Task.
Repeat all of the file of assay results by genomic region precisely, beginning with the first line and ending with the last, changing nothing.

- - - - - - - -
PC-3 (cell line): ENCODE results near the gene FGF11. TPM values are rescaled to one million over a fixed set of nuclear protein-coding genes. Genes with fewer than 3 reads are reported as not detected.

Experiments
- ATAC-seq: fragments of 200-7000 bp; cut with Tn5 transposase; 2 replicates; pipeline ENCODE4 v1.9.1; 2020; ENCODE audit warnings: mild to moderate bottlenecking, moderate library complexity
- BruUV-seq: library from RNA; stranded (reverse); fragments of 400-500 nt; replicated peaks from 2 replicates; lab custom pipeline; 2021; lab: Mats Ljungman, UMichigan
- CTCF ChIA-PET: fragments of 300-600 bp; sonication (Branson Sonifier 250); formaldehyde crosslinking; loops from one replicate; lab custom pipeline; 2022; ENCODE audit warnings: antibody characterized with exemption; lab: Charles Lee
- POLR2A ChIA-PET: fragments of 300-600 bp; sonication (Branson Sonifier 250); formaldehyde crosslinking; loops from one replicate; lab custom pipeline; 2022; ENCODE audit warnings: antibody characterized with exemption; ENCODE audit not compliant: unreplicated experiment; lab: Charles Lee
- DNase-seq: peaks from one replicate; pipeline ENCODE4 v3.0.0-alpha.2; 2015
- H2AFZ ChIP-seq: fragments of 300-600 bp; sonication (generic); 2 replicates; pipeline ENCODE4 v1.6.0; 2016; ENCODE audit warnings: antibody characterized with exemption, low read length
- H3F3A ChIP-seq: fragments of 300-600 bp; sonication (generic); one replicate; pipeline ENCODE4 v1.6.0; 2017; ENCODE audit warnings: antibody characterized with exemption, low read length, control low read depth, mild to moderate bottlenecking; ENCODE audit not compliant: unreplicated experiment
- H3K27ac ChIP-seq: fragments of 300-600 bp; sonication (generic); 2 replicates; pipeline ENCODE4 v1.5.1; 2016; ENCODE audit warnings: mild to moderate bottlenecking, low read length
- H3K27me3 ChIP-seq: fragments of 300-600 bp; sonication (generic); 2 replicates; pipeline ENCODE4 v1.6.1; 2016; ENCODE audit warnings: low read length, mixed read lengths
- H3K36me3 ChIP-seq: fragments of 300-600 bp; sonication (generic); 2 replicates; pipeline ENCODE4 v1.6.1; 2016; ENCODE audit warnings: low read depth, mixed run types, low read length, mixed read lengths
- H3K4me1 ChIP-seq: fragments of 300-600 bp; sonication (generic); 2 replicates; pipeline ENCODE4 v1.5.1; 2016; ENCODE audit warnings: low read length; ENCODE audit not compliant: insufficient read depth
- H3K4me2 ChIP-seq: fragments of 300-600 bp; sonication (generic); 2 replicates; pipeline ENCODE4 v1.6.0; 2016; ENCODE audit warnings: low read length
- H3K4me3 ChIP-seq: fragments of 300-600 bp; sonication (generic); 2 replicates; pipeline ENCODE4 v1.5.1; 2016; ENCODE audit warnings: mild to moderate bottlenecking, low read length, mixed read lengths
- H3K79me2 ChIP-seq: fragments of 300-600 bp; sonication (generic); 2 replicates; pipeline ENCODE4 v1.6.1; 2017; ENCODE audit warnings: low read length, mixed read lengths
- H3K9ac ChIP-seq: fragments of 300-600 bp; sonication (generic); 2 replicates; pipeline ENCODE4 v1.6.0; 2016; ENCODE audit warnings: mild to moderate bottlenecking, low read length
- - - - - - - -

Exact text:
PC-3 (cell line): ENCODE results near the gene FGF11. TPM values are rescaled to one million over a fixed set of nuclear protein-coding genes. Genes with fewer than 3 reads are reported as not detected.

Experiments
- ATAC-seq: fragments of 200-7000 bp; cut with Tn5 transposase; 2 replicates; pipeline ENCODE4 v1.9.1; 2020; ENCODE audit warnings: mild to moderate bottlenecking, moderate library complexity
- BruUV-seq: library from RNA; stranded (reverse); fragments of 400-500 nt; replicated peaks from 2 replicates; lab custom pipeline; 2021; lab: Mats Ljungman, UMichigan
- CTCF ChIA-PET: fragments of 300-600 bp; sonication (Branson Sonifier 250); formaldehyde crosslinking; loops from one replicate; lab custom pipeline; 2022; ENCODE audit warnings: antibody characterized with exemption; lab: Charles Lee
- POLR2A ChIA-PET: fragments of 300-600 bp; sonication (Branson Sonifier 250); formaldehyde crosslinking; loops from one replicate; lab custom pipeline; 2022; ENCODE audit warnings: antibody characterized with exemption; ENCODE audit not compliant: unreplicated experiment; lab: Charles Lee
- DNase-seq: peaks from one replicate; pipeline ENCODE4 v3.0.0-alpha.2; 2015
- H2AFZ ChIP-seq: fragments of 300-600 bp; sonication (generic); 2 replicates; pipeline ENCODE4 v1.6.0; 2016; ENCODE audit warnings: antibody characterized with exemption, low read length
- H3F3A ChIP-seq: fragments of 300-600 bp; sonication (generic); one replicate; pipeline ENCODE4 v1.6.0; 2017; ENCODE audit warnings: antibody characterized with exemption, low read length, control low read depth, mild to moderate bottlenecking; ENCODE audit not compliant: unreplicated experiment
- H3K27ac ChIP-seq: fragments of 300-600 bp; sonication (generic); 2 replicates; pipeline ENCODE4 v1.5.1; 2016; ENCODE audit warnings: mild to moderate bottlenecking, low read length
- H3K27me3 ChIP-seq: fragments of 300-600 bp; sonication (generic); 2 replicates; pipeline ENCODE4 v1.6.1; 2016; ENCODE audit warnings: low read length, mixed read lengths
- H3K36me3 ChIP-seq: fragments of 300-600 bp; sonication (generic); 2 replicates; pipeline ENCODE4 v1.6.1; 2016; ENCODE audit warnings: low read depth, mixed run types, low read length, mixed read lengths
- H3K4me1 ChIP-seq: fragments of 300-600 bp; sonication (generic); 2 replicates; pipeline ENCODE4 v1.5.1; 2016; ENCODE audit warnings: low read length; ENCODE audit not compliant: insufficient read depth
- H3K4me2 ChIP-seq: fragments of 300-600 bp; sonication (generic); 2 replicates; pipeline ENCODE4 v1.6.0; 2016; ENCODE audit warnings: low read length
- H3K4me3 ChIP-seq: fragments of 300-600 bp; sonication (generic); 2 replicates; pipeline ENCODE4 v1.5.1; 2016; ENCODE audit warnings: mild to moderate bottlenecking, low read length, mixed read lengths
- H3K79me2 ChIP-seq: fragments of 300-600 bp; sonication (generic); 2 replicates; pipeline ENCODE4 v1.6.1; 2017; ENCODE audit warnings: low read length, mixed read lengths
- H3K9ac ChIP-seq: fragments of 300-600 bp; sonication (generic); 2 replicates; pipeline ENCODE4 v1.6.0; 2016; ENCODE audit warnings: mild to moderate bottlenecking, low read length